But at the same time, we have to pay the advisors. The same kind of information is used to make sure we pay people for the hours they worked, any adjustments they are entitled to, and that we're accurately tracking absences and other things of that nature.

If you take those two items together—and can measure revenue and cost—you can effectively calculate the financial margin for the operational running of a campaign. We call that "Billed to Paid." The idea was that we could build a single process that would work for any campaign, and with a little configuration we could then deploy it on every campaign in a repeatable fashion. Then, we have a chance to minimize any loss or leakage caused by missing or invalid data using consistent processes.

That's the holy grail, by the way: minimizing leakage. The fact that we're now in a better position to do that than ever is just incredible.

Monitor engagement to drive engagement.

This new approach to our product development has also been massively helpful with user adoption—which is an even bigger problem for us than data literacy adoption. Our latest effort is our usage dashboard. It’s a simple dashboard that tells us how users have interacted with the product in the last seven days. We feel that by engaging with some of the users on this level, we can get even more people in the company involved with our data.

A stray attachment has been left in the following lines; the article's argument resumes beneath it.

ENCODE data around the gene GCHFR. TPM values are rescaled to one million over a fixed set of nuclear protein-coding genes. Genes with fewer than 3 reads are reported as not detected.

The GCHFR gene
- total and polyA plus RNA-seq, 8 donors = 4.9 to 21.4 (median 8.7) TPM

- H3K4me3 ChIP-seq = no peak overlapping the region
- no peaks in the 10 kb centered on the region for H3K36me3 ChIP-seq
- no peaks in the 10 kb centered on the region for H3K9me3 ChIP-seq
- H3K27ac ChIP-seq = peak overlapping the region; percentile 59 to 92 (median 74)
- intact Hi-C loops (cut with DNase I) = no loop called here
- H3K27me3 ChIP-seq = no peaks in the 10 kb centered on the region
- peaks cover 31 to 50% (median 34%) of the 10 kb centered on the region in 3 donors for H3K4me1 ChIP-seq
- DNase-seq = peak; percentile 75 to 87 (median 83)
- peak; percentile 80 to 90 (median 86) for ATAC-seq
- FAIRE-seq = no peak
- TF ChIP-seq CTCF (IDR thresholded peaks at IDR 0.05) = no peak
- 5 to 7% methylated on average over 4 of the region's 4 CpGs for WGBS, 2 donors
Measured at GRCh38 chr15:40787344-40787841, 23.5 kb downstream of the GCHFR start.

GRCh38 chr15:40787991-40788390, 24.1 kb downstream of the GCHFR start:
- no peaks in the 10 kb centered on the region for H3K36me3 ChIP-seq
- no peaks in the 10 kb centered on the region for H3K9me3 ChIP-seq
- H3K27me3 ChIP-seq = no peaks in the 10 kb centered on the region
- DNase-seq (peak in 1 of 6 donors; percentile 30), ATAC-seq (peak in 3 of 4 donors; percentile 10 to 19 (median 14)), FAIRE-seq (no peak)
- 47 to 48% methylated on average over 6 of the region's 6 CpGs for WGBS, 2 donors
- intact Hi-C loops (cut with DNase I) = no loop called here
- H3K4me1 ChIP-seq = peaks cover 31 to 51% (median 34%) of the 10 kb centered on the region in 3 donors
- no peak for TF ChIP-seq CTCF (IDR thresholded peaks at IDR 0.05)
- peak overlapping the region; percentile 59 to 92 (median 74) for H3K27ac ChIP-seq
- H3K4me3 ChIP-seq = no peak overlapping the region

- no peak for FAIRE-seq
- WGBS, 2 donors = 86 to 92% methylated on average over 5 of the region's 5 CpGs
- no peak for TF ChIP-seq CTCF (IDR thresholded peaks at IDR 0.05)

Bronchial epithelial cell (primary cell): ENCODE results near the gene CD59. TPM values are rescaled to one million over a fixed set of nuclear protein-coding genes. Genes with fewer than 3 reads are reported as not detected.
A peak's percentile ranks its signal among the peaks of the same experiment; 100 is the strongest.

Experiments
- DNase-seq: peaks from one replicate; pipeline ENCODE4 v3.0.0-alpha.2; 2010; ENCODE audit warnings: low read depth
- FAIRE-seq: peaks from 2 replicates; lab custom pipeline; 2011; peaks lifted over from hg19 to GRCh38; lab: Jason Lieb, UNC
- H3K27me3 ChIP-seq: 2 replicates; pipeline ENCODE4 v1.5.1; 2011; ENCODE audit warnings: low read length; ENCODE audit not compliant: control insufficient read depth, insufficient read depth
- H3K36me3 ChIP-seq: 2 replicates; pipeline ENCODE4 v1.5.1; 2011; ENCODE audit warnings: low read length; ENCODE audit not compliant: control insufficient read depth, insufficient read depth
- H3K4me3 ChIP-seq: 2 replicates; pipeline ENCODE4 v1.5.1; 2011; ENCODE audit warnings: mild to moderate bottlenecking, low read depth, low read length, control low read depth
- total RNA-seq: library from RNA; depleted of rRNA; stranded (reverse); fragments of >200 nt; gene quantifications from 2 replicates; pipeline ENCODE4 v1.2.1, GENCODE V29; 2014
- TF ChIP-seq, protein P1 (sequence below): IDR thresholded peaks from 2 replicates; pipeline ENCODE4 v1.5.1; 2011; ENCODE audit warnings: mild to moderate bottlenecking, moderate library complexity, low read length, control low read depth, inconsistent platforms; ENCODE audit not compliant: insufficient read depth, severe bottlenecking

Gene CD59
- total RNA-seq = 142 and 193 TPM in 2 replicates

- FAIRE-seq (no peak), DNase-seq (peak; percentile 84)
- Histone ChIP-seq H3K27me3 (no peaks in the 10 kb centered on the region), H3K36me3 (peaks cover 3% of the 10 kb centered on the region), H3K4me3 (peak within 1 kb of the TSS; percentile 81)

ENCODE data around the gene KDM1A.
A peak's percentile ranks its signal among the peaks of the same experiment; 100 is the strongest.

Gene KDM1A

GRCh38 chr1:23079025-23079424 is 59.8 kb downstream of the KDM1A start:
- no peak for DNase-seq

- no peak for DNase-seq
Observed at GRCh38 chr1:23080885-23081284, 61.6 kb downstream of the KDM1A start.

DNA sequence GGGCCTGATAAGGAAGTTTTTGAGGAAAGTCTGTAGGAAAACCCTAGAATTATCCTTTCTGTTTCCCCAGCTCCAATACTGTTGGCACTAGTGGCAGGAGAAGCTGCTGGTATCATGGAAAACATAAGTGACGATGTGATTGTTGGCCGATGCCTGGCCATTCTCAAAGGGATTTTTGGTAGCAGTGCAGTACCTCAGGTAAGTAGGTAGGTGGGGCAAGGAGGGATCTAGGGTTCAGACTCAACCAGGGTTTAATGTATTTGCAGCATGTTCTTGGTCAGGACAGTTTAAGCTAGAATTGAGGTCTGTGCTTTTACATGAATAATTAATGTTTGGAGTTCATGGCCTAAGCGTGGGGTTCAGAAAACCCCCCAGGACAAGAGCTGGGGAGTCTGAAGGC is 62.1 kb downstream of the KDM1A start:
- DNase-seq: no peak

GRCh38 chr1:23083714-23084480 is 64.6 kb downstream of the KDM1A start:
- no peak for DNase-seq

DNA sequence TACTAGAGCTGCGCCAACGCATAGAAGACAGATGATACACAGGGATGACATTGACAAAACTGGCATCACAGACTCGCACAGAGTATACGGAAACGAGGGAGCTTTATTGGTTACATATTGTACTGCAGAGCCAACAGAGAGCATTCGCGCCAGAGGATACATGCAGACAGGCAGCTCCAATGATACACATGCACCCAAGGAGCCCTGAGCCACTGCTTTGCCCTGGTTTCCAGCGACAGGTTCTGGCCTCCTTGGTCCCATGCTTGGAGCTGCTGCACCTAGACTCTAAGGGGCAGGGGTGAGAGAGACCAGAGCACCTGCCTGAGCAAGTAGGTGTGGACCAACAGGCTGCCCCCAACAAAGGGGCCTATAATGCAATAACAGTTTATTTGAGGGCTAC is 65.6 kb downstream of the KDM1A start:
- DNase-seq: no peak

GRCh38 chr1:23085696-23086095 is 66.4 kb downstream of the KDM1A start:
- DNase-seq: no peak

Turning Our Attention Toward the Horizon

In my opinion, the best part is that now that these changes have been made—and have already proven to be successful—my team is in a better position to start focusing on the future. Today, the product is efficient enough that the data can be used for any context and by any client, all while being minutely adapted to their specific needs. Rest assured, that is a tremendously exciting position to be in.

Based on that, we can now begin to iterate on the existing products in a slower—but more methodical—way, while still developing a wide range of products to help create new and more viable revenue streams. We see the next key development as the introduction of Qlik Sense for self-service analytics. We’ll use the same data as a source, but we’ll choose a group of users who want to add their own spin on things by using pre-defined dimensions, measures, and visualizations. Essentially, we would provide them with a tool they could then use to create their own data story on top of our core data set using a standard document as a starting point.

Cognitive association is also something we're all very excited about. I can see someone in an HR function, for example, looking at some of their personnel data and adding their own visualizations while asking the cognitive engine to describe them. There are some major opportunities there.